Amla and Smith were allowed to kick-start the innings against some wayward new-ball bowling. Smith went to a run-a-ball fifty then dragged Luke Wright into his stumps, but Amla settled into the anchor role. Amla wouldn't have been playing in this series if Jacques Kallis hadn't been ruled out with a fractured rib but, as he always does, he continued to make the most of his opportunity. De Villiers backed up the opening stand with a positive start as he took advantage of the delayed bowling Powerplay with a flick over midwicket and two rasping cut shots. The warning signs were flashing.

De Villiers rushed his fifty from 39 balls as he made good ground on catching his partner. Amla had a century for the taking when he bottom-edged a pull to Matt Prior and momentarily England held the run-rate in check as Wright had JP Duminy taken at deep square-leg. However, South Africa were just biding their time.

De Villiers and Petersen consolidated for a few overs until the mayhem started. The fourth-wicket stand was worth 95 with 57 of those coming from the batting Powerplay as de Villiers cut loose against Broad and Anderson. Mark Boucher ensured the innings ended with a flourish as the final 10 overs brought 109 runs. Extraordinarily, given the total, Boucher launched the first six of the innings in the 48th over with a straight drive off Wright. Petersen reached an almost-ignored fifty from 39 balls - matching de Villiers' rate - during the final over as South Africa moved past 350.

Faced with an asking rate of seven England shuffled their batting order and the promoted Wright chanced his arm for 24 off 19 balls before picking out deep square-leg. Andrew Strauss batted with intent and no little flourish, but not for nearly long enough when he edged a wide ball from Morkel. In the next over Jonathan Trott was brilliantly held at first slip by Smith who was having one of those days that captains savour.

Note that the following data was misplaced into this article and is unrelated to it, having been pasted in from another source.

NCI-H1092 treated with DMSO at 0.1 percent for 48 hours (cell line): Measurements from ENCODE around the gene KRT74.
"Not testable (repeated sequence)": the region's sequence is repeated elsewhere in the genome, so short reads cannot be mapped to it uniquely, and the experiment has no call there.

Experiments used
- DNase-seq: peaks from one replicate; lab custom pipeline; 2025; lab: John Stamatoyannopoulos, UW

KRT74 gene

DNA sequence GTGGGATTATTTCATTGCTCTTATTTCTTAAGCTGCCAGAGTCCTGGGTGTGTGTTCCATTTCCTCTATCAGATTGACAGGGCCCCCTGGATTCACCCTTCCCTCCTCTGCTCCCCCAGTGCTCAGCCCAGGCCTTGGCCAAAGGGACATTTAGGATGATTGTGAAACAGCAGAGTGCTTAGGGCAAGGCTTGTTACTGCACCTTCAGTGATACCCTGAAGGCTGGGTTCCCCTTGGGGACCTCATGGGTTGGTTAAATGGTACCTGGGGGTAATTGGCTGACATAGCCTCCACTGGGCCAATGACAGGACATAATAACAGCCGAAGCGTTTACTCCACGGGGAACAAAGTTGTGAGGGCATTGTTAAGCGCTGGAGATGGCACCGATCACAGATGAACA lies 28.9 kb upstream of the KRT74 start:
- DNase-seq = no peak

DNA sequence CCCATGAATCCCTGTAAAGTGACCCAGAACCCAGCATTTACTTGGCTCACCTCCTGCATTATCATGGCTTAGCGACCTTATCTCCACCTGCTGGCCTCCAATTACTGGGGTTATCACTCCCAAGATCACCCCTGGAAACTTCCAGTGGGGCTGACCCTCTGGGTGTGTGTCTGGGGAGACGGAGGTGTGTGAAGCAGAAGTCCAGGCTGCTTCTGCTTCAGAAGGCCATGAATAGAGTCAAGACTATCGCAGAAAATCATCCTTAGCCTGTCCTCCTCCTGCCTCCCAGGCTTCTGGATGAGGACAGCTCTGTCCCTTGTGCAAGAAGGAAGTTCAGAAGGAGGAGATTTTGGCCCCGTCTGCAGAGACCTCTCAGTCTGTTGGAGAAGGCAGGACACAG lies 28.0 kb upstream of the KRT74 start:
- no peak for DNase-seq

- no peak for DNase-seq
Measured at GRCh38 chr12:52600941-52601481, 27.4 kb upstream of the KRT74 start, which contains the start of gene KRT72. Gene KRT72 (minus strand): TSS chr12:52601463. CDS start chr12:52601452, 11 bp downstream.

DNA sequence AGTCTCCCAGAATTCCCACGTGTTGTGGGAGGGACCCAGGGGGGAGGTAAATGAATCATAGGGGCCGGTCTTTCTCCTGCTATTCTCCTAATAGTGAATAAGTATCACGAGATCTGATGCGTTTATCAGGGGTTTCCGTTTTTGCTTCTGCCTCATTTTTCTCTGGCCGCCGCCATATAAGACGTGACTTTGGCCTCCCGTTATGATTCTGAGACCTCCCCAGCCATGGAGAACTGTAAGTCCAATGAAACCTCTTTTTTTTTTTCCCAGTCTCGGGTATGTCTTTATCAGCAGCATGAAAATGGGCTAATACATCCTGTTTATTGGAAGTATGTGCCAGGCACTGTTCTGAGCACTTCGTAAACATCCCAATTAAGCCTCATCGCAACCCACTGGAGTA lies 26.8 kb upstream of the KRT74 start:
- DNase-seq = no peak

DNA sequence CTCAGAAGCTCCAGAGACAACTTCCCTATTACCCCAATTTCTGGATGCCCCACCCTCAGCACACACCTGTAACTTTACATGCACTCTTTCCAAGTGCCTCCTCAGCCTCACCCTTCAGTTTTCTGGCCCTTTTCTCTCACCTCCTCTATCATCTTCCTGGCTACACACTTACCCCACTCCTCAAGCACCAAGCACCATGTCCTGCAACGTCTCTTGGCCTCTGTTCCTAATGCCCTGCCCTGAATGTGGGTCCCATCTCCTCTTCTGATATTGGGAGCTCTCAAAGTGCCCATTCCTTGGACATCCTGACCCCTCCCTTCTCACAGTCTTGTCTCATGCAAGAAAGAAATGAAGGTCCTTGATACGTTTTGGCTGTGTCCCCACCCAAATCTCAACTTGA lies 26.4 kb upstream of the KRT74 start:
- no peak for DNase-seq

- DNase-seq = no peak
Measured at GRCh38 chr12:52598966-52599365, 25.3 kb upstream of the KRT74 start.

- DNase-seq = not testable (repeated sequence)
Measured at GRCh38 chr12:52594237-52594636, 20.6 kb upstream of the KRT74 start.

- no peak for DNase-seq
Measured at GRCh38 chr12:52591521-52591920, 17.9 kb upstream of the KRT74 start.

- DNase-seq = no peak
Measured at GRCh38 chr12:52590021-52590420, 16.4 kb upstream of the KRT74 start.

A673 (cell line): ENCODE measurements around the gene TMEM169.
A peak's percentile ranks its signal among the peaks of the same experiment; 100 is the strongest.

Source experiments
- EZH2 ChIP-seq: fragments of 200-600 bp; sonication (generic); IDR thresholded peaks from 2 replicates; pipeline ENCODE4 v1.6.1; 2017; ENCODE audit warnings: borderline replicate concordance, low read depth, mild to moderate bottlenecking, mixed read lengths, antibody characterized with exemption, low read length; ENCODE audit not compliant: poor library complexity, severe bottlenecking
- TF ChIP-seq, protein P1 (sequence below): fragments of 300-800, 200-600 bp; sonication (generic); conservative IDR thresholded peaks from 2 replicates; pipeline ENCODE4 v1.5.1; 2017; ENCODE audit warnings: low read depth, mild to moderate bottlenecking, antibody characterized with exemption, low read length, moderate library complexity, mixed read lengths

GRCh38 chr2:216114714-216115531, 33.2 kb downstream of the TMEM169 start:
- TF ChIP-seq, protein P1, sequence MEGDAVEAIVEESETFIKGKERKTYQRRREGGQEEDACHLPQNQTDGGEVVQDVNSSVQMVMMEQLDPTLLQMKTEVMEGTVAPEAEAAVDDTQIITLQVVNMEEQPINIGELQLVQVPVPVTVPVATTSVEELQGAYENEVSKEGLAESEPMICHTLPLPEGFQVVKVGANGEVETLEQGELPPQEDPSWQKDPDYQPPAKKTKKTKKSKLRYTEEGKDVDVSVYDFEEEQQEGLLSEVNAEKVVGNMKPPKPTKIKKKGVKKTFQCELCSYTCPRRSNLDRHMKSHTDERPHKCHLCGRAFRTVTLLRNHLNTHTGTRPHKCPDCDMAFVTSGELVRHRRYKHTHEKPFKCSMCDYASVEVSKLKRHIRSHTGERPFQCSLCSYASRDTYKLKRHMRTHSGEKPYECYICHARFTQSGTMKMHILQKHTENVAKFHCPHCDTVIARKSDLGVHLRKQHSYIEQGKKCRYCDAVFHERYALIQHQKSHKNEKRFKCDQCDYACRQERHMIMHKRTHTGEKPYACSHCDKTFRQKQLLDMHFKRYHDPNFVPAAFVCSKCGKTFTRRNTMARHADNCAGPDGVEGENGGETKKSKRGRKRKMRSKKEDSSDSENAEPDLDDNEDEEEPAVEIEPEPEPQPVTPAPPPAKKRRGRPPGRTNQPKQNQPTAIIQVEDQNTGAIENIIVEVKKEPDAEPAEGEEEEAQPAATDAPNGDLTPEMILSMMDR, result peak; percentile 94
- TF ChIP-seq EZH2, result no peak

Collingwood and Kevin Pietersen, the latter still searching for form, had to try and rebuild in the face of an ever-rising asking rate and just when a partnership was settling Pietersen failed to cover his leg stump when he swept at Duminy. Despite Collingwood's strong biffing, which included consecutive sixes off Ryan McLaren, sustaining the required rate was mission impossible.

On both occasions that South Africa have been surprised by England on this tour - the opening Twenty20 and at Centurion - they have bounced back in grand style. They will be eager for the next meeting in Port Elizabeth on Sunday, while England face another test of their confidence.

Andrew McGlashan is assistant editor of Cricinfo

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Andrew McGlashan Assistant Editor Andrew arrived at ESPNcricinfo via Manchester and Cape Town, after finding the assistant editor at a weak moment as he watched England's batting collapse in the Newlands Test. Andrew began his cricket writing as a freelance covering Lancashire during 2004 when they were relegated in the County Championship. In fact, they were top of the table when he began reporting on them but things went dramatically downhill. He likes to let people know that he is a supporter of county cricket, a fact his colleagues will testify to and bemoan in equal quantities.